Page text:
There is now more evidence that charging Omar Khadr with war crimes was illegal.
- In order to charge him with offences that are not crimes under U.S., Canadian, or international law, the U.S. designated Omar Khadr as an “unprivileged belligerent.” The U.S. maintained “unprivileged belligerents” could not claim combat immunity or the protection of the Geneva Conventions.
- A recently released memo establishes that the U.S. knew the charges against Omar Khadr were not legal months before the U.S. offered a “get out of jail in 8 years” plea bargain to him. The U.S. Department of Justice legal memo dated July 2010, says there is no such thing in law as an “unprivileged belligerent.”
The Government of Canada also knew that the charges against Omar Khadr were bogus and could never be upheld by a properly constituted court.
BREAKING THE LAW: CANADIAN GOVERNMENT & OMAR KHADR
Omar Khadr was born in Toronto to Canadian parents. He is a Canadian citizen.
In its treatment of Omar Khadr, the Canadian government ‒ first the Liberal, then the Conservative ‒ has broken both Canadian and international law. The proper functioning of a democracy depends on the government respecting the rule of law.
- CHILD SOLDIER: Omar Khadr was 15 when he was captured by U.S. forces in Afghanistan in 2002. The UN Convention of the Rights of the Child, ratified by Canada in 1991, defines “child” as a “human being below the age of eighteen.”
- TORTURE: Confessions were extracted from Omar Khadr through the use of torture and other prohibited treatment, including threats, beatings, and prolonged solitary confinement. In 2003, the Canadian government twice sent CSIS agents to Guantánamo to interrogate Omar Khadr, knowing that U.S. officials had subjected him to prolonged sleep deprivation and isolation. It was only a federal court injunction that stopped further interroga-tions. Canada signed the UN Convention against torture in 1975.
- GENEVA CONVENTIONS: Omar Khadr was and is properly presumed to be a “prisoner of war” and is entitled to protection under the Geneva Conventions signed by Canada in 1949.
- CANADIAN CHARTER OF RIGHTS AND FREEDOMS: The Canadian Charter, signed into law in 1982, guarantees every Canadian the right on arrest to be informed promptly of the reasons for the arrest; the right to legal counsel; and the right to appear before a court of law. None of these conditions were met in the arrest and detention of Omar Khadr.
“The case of Omar Khadr – a Canadian citizen and former child soldier – is a stain upon our society and shows a blatant disregard for Canada’s obligations under international law.”–Roméo Dallaire
OMAR KHADR TIMELINE
September 19, 1986: Omar Khadr was born in Toronto.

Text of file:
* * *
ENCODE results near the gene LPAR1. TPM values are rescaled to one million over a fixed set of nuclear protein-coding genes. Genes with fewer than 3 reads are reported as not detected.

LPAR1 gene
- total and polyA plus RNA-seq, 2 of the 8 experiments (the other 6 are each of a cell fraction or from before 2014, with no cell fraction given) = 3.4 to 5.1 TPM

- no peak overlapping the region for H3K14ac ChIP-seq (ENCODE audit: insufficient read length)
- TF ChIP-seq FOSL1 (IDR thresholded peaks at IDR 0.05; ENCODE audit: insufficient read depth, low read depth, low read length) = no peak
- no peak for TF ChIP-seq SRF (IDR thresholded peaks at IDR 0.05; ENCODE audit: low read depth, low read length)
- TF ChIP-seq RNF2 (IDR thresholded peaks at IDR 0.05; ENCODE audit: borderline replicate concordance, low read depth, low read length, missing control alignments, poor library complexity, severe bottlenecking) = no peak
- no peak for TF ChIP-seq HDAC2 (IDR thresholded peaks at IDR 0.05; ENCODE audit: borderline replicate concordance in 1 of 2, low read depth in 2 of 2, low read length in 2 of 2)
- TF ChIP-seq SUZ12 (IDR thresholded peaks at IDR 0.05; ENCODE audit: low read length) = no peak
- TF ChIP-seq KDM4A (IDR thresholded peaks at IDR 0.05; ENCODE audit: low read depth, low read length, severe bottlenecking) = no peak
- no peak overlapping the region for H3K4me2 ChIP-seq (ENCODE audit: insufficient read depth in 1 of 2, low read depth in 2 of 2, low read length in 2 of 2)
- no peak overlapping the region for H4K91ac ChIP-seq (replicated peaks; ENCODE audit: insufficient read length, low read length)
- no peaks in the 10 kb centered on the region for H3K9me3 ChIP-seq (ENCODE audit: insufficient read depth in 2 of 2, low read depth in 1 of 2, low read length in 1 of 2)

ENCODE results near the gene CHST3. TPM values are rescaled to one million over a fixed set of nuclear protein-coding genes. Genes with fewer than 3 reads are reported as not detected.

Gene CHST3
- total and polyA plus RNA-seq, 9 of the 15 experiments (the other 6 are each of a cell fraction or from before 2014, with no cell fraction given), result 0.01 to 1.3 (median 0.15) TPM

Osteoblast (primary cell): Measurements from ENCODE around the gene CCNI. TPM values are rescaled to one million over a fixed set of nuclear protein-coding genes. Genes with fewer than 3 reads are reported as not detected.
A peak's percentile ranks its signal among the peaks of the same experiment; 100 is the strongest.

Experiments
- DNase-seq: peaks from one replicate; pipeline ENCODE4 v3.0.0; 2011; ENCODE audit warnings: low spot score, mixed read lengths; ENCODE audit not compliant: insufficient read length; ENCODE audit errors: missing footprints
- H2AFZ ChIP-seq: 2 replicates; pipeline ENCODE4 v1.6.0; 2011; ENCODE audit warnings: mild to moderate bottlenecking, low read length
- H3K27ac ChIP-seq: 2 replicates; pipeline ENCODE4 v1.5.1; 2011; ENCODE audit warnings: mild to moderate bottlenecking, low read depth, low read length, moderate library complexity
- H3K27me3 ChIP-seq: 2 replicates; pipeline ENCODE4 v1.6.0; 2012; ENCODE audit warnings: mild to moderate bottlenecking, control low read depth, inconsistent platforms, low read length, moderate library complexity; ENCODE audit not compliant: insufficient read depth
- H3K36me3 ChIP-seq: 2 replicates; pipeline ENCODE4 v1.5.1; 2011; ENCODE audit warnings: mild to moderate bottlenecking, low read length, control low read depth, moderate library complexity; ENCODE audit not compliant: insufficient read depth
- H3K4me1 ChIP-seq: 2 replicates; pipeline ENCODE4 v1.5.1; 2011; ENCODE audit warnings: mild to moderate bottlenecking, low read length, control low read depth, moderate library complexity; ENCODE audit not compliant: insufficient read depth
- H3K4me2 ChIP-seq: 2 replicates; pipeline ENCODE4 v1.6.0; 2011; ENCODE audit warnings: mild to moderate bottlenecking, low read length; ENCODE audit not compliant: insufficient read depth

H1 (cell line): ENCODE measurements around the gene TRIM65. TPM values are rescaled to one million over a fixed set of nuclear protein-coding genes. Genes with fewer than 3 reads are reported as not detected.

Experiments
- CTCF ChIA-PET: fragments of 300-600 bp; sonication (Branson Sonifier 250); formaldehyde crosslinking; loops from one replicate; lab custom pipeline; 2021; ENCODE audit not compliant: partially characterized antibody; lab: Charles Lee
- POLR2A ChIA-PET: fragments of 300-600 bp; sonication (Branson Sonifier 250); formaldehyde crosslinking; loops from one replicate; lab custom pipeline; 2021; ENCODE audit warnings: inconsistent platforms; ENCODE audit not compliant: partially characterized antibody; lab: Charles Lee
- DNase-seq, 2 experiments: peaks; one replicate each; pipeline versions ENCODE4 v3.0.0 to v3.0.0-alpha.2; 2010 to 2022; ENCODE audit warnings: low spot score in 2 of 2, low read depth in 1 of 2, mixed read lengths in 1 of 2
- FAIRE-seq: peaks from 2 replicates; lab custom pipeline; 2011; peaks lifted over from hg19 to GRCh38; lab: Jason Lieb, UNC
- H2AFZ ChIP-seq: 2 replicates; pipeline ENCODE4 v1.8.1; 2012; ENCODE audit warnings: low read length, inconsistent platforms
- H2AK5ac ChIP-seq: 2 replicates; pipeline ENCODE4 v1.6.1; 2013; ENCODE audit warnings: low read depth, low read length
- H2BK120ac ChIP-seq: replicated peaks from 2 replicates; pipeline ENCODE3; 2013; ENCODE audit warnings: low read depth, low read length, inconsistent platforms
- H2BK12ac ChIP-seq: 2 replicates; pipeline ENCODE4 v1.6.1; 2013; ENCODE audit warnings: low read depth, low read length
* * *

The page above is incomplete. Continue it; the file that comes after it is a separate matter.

July 27, 2002:
●15 years old and living with his family in Afghanistan, Omar was rendered unconscious and blinded in one eye when the U.S. Army Special Forces bombarded the compound where he was staying. When found in the rubble, unarmed and severely wounded, he was shot in the back by a U.S. soldier.
●Instead of identifying Omar as a child soldier and providing him with immediate protection, the U.S. took him to Bagram Prison in Afghanistan where he was tortured.
October 2002: Omar was transferred to Guantánamo Bay, where he was held, largely in solitary confinement, for over a decade.
November 7, 2005: Omar was finally charged. The main charge was the murder with a grenade of Christopher Speer, a U.S. combat medic. It was later revealed that the U.S. military had doctored the field report, erasing evidence that a U.S. grenade had caused Speer’s death.
October 25, 2010: To get out of Guantánamo, Omar entered into a plea bargain, pleading guilty to five charges in exchange for being returned to Canada in one year’s time. He was sentenced to eight more years in prison, his release date being 2018.
September 29, 2012: After many delays, the Canadian government was finally forced by the courts to repatriate Omar. Shamefully, instead of ensuring his release and rehabilitation, the Canadian government had Omar incarcerated in a maximum security prison where he spent the first seven months in solitary confinement and had no access to rehabilitation or education.
Today: Omar Khadr is in a federal medium security prison in Alberta. Now 27, he has been illegally imprisoned for 12 years, almost half of his life. His sentence will not expire until 2018.
On Tuesday, an Alberta court ruled that Omar Khadr should be serving a youth sentence and ordered his transfer to a provincial prison. There, according to his lawyer, he will receive better treatment. The Harper government is appealing the ruling.
SOURCES AND RESOURCES
Learn more about Omar Khadr and his on-going illegal imprisonment.
Visit the following website: Lawyers Against the War and Free Omar Khadr Now: http://freeomarakhadr.com/
Watch the documentary You Don’t Like the Truth: 4 Days Inside Guantánamo, available on You Tube: http://www.youtube.com/watch?v=Hx-0G_pAgPE
Read Roméo Dallaire’s They Fight Like Soldiers, They Die Like Children: The Global Quest to Eradicate the Use of Child Soldiers, available at Regina Public Library.
FREE OMAR KHADR NOW
Omar Khadr has been illegally imprisoned for 12 years, first in Bagram, then at Guantánamo, and now in Canada. He needs justice.
- Contact Prime Minister Stephen Harper and ask for the immediate release of Omar Khadr: firstname.lastname@example.org or 613-992-4211.
- Send the same message to Peter MacKay, the Minister of Justice, and Steven Blaney, the Minister of Public Safety: email@example.com or 613-992-6022 firstname.lastname@example.org or 613-992-7434
“For a person who has had to endure what he has in these kinds of settings now for 10 plus years, he has an equanimity about him and a sensitivity and a thoughtfulness that is extra-ordinary.”–Dr. Stephen Xenakis, a psychiatrist who has interviewed Omar extensively.